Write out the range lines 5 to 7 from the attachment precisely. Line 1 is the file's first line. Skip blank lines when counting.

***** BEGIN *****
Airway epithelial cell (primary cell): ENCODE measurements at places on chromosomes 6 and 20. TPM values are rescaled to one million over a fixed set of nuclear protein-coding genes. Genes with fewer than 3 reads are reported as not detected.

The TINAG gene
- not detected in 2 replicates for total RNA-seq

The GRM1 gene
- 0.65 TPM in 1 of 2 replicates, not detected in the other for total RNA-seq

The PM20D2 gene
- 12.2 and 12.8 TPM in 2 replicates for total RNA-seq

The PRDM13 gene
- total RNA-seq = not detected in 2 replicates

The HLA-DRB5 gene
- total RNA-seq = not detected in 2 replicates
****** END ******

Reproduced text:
- 0.65 TPM in 1 of 2 replicates, not detected in the other for total RNA-seq

The PM20D2 gene
- 12.2 and 12.8 TPM in 2 replicates for total RNA-seq